• Legacy issues aren't just environmental. The socioeconomic impacts of oil and gas development can be positive during periods of intense activity, but local communities often struggle when the activity dies down. When oil production drops, so do state revenues, providing less money for reclamation efforts and the maintenance of communities that previously relied on income and employment from the industry. A recurring theme during the workshop was the need to ensure that oil and gas revenues are used in a way that benefits communities both during and after production. For example, North Dakota puts 30% of its oil and gas revenues into a legacy fund to provide long-term funding for the state, and earmarks a portion of the revenue for reclamation of environmentally damaged sites.
  • Very few of the earthquakes induced by oil and gas activity are due to hydraulic fracturing ("fracking"). The vast majority are due to high-volume wastewater disposal by deep underground injection, which can effectively reduce friction on faults, allowing them to slip and cause earthquakes. In Oklahoma and Kansas, there are well-documented correlations between wastewater injection volumes and the number and size of earthquakes. In the past few years, many states have developed procedures for responding to and decreasing the number of induced earthquakes. In Oklahoma and Kansas, where induced earthquakes have been the most problematic, these procedures and the downturn in the industry have made damaging earthquakes less frequent.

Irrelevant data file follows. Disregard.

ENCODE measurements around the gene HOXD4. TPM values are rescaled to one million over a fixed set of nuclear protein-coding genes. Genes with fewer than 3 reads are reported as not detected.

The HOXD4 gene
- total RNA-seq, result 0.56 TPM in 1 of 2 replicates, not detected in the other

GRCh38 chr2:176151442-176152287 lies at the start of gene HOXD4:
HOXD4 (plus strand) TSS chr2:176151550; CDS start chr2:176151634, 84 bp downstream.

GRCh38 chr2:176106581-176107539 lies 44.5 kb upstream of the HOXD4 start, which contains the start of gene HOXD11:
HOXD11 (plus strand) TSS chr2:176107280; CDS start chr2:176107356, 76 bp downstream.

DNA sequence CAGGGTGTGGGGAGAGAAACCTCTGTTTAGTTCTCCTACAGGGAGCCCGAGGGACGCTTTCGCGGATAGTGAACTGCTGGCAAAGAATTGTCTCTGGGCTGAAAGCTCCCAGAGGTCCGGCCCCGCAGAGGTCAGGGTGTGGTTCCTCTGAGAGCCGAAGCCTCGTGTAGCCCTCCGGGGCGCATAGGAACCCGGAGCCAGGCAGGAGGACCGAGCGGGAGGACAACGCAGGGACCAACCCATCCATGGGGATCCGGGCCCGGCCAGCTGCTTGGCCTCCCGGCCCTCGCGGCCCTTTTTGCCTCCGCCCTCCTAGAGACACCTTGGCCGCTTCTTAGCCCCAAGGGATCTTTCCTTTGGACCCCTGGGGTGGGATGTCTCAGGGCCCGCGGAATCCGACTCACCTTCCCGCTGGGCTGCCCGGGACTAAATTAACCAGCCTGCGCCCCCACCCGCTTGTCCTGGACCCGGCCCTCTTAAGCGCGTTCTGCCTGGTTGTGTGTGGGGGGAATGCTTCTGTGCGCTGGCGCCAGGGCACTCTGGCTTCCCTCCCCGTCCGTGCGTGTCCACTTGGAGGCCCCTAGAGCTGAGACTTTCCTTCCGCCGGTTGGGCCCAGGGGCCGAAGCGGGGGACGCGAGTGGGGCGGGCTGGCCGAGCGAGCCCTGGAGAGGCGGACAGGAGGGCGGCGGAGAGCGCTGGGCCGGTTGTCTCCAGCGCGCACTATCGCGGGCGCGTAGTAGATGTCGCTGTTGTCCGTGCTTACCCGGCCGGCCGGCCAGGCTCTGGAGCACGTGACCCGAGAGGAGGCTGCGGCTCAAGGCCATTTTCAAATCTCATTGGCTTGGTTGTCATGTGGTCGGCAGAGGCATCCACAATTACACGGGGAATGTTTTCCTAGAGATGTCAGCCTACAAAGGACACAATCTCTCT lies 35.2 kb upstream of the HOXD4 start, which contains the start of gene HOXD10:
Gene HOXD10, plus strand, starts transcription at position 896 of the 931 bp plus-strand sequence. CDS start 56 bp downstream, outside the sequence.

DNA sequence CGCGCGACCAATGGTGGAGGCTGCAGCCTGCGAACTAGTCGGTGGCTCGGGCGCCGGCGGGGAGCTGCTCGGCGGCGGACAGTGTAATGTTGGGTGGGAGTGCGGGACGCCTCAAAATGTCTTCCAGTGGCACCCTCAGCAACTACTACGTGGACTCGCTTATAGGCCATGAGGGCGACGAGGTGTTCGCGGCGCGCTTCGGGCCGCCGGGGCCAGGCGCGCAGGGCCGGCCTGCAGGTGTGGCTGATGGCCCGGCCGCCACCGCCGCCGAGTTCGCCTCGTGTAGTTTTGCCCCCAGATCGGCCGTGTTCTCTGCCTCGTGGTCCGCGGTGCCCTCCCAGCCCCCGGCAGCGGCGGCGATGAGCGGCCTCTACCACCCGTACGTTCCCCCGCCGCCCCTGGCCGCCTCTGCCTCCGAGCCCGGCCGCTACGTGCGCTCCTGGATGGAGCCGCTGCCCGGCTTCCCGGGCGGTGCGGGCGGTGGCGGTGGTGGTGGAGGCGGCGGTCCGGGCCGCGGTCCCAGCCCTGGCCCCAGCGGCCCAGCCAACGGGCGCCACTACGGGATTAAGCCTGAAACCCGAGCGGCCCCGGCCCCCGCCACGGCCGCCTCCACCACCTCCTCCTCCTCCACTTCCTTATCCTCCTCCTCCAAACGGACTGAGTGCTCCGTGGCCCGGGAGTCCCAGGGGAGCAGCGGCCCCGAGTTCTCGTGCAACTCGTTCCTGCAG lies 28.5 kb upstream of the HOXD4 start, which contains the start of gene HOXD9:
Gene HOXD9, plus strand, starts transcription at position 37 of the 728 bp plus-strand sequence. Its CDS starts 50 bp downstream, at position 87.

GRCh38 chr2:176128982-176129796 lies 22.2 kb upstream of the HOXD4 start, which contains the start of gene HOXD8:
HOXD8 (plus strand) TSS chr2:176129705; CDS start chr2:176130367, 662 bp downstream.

• Huge improvements in monitoring tiny earthquakes (thousands of times too small to feel) have made it easier to determine the impacts of hydraulic fracturing on surrounding rocks. In the few instances where hydraulic fracturing has triggered larger earthquakes (up to magnitude 4.6 in Western Canada), careful monitoring has made it possible to determine how the hydraulic fracturing process interacted with existing faults to trigger an earthquake. This has helped regulators and operators to develop procedures to avoid fracking in at-risk areas.
  • The largest uncertainty in managing the risk of induced earthquakes is the location of faults. The Kansas and Oklahoma geological surveys are both working to locate previously unknown faults in high-risk areas. At the same time, geoscientists are constantly improving their ability to model the response of these faults to wastewater injection, thus informing the development of smarter regulation and better operating practices.
  • Many states have significantly expanded their seismic monitoring capabilities, allowing them to better detect and respond to earthquakes induced by oil and gas activity.
  • Despite the recent downturn in the industry, unconventional oil and gas production is going to remain an important part of the U.S. energy economy for many years to come. Improvements made in procedures now will reduce legacy issues in the future. This will require investment and innovations in both the building of new infrastructure and the monitoring and maintenance of old infrastructure.
A video recording of the workshop will be made available at the Roundtable’s website, and a report summarizing the meeting will be published in 2017. If you are interested in more information about induced seismicity and the oil and gas industry, check out last year’s AGI webinar, Induced Seismicity in the Midcontinent.